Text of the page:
The Eccentric Aristocrat: Sir Tatton Sykes, 4th Baronet.

As you travel on the B1252 to Driffield in East Yorkshire, you may notice ahead of you a strange spire thrusting skywards. Is it a steeple? No, too slender. Is it some piece of machinery, agricultural or otherwise? No, that’s just … wrong.

The Sledmere Monument, a first glance.

Then suddenly, you’re upon it – it’s there, at the side of the road, a needle-sharp column rising some 120 feet towards the heavens. You get out. You read the story. And then you come home and find out more about the extraordinary man whose life is commemorated in this memorial.

The Sledmere Monument: a second glance.

Sir Tatton Sykes was born in 1772: and he chose to wear 18th century dress all his life. He lived on the 34,000 acres of the family seat of Sledmere House, the largest estate in the East Riding of Yorkshire. The Sykes family was one that thought little of building an entire village – Sledmere – to support it, or of hiring the most noted landscape designer of the age, Capability Brown, to transform its parkland. They employed the foremost designers, plasterers and architects of the period to fashion the house itself. They were rich, energetic, resourceful … and eccentric. You can read all about it here.

Sledmere House (geograph.co.uk)

Sir Tatton grew up to be an informed and intelligent sheep breeder, but his first love was horse racing. Apparently he even sold a copy of the Gutenberg Bible to support his stables and foxhounds. In the unlikely event that a copy of this book came onto the market today, it would probably sell for between $25 million and $35 million.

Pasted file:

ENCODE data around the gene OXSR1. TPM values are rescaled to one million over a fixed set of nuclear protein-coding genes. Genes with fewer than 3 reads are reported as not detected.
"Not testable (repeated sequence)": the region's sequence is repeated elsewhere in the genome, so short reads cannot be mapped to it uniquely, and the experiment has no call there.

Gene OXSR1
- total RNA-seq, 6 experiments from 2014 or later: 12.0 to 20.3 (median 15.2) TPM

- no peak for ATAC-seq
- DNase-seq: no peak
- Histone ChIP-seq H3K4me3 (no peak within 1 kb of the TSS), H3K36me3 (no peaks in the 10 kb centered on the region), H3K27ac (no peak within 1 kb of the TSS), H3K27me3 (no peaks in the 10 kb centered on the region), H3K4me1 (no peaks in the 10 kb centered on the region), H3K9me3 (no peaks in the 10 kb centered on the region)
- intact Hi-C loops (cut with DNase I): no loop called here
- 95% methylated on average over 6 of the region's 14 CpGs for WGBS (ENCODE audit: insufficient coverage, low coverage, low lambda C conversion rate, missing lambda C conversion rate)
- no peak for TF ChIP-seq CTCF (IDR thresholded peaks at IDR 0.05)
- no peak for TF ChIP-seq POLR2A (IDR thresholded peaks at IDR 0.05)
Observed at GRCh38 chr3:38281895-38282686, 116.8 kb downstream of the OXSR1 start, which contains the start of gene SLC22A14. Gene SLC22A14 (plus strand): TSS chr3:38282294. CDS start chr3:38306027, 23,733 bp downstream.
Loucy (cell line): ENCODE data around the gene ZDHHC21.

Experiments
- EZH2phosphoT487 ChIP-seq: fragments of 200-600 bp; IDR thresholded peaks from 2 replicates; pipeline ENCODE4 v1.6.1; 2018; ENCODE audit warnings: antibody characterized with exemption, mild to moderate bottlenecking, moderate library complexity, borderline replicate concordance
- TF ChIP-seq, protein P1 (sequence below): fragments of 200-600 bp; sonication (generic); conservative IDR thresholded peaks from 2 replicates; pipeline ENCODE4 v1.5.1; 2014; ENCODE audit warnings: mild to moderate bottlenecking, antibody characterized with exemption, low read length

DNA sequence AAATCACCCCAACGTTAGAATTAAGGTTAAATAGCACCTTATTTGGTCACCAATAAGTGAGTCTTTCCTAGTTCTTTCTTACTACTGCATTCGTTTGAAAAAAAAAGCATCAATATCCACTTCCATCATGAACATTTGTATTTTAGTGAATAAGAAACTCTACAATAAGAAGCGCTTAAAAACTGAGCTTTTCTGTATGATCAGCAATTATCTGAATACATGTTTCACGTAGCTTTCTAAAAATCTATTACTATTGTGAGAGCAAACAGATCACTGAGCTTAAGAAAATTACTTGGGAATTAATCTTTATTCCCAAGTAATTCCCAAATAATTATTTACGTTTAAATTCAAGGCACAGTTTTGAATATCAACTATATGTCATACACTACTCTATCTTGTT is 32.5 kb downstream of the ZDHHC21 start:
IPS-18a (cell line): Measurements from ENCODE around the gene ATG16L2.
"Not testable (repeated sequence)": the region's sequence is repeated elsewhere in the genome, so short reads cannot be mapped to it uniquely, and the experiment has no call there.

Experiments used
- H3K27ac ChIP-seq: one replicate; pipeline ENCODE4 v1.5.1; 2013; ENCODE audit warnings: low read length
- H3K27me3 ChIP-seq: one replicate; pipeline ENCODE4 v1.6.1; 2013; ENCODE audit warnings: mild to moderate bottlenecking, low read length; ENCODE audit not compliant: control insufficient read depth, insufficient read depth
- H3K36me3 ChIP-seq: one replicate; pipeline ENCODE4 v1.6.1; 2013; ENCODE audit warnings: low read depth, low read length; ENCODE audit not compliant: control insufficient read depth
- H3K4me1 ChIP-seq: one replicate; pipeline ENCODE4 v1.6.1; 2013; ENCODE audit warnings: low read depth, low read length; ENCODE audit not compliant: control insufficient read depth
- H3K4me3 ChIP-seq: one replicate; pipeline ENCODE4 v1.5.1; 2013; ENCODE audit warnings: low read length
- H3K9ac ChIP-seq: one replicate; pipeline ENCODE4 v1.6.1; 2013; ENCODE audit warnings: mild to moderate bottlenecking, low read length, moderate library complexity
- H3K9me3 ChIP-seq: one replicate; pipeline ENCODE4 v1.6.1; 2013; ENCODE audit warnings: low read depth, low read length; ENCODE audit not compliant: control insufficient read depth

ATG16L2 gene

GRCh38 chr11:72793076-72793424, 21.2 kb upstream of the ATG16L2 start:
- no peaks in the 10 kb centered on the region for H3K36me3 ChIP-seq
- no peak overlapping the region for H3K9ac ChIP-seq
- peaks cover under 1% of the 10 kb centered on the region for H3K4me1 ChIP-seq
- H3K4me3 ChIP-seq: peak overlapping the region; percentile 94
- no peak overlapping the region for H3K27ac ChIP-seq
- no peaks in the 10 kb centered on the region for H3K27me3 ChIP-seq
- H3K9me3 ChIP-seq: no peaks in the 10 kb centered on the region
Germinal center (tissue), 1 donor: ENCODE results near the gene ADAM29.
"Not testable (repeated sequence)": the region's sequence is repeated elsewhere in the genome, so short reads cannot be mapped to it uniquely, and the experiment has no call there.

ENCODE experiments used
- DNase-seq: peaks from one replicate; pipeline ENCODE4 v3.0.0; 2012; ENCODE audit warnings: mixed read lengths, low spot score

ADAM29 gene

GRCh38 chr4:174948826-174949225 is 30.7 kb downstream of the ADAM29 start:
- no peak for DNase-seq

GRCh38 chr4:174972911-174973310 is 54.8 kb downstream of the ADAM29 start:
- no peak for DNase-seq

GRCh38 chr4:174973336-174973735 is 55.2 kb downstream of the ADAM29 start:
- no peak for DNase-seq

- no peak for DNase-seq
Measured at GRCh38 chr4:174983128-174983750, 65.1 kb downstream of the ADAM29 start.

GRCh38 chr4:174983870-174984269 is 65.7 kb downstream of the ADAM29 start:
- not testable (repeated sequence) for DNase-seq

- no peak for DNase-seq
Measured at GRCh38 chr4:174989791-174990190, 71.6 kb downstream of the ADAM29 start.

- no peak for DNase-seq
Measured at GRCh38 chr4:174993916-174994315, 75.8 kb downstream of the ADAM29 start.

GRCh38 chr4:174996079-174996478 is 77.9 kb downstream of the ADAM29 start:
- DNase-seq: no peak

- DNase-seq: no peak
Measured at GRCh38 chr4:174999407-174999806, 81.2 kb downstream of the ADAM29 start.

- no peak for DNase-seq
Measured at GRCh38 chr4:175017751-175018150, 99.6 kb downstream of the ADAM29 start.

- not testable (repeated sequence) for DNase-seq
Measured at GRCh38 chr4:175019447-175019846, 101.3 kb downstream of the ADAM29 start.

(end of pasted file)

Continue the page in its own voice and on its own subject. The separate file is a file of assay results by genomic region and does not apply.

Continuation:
He’d travel miles on horseback – or even on foot – to see a horse race. He’d even be found riding the winning horse himself. He bred horses – some 200 at a time, and held quality stock, paying 3000 guineas for one particularly fine animal.

 

So far, so fairly normal for an upper class English eccentric. But here is a man who was also a bare-knuckle fighter; a man who’d roll up his shirtsleeves and work alongside his labourers, earning their admiration and respect. He noticed the grass growing more lushly where his foxhounds buried their bones, put two and two together, and invented … bonemeal.He didn’t marry till he was fifty, but then he went on to have eight children, seven of whom lived, before he finally died aged ninety.

Some 3000 people, rich and poor came to his funeral. And it was some of these people who came up with the idea for this monument. It comes complete with keeper’s cottage (Job? Keep the place in order, and conduct visitors up the presumably horribly narrow stairs to the viewing room at the top).

Sir Tatton Sykes, as shown on his monument.

‘To tenants he was a liberal landlord, to the poor a kind and considerate friend’, it says on the information board by the monument. Not a bad epitaph.

Ragtag Saturday: Rus in urbe in Andalucia

Rus in urbe.  Signs of the countryside in town.  We spent a lot of our time in Andalucia, particularly in Córdoba and Málaga, hanging over river bridges staring at bird life, or gawping into trees to see what we could see.  Here’s a bit of a rogues’ gallery….

Cormorants on the river Guadalquivir…

Egrets, ditto.

Herons – or perhaps always just the same heron?  Fishing, always fishing.

A poor swallow (Was it a swallow?  Help me, someone) trapped in the synagogue in Córdoba, endlessly flying impotently towards the light, the incontestably glazed windows.

Then it was parakeets.  We’ve moved to Málaga now.  We could hear them all the time, squawking in the palm trees.  But this pair had time to bill, coo and preen.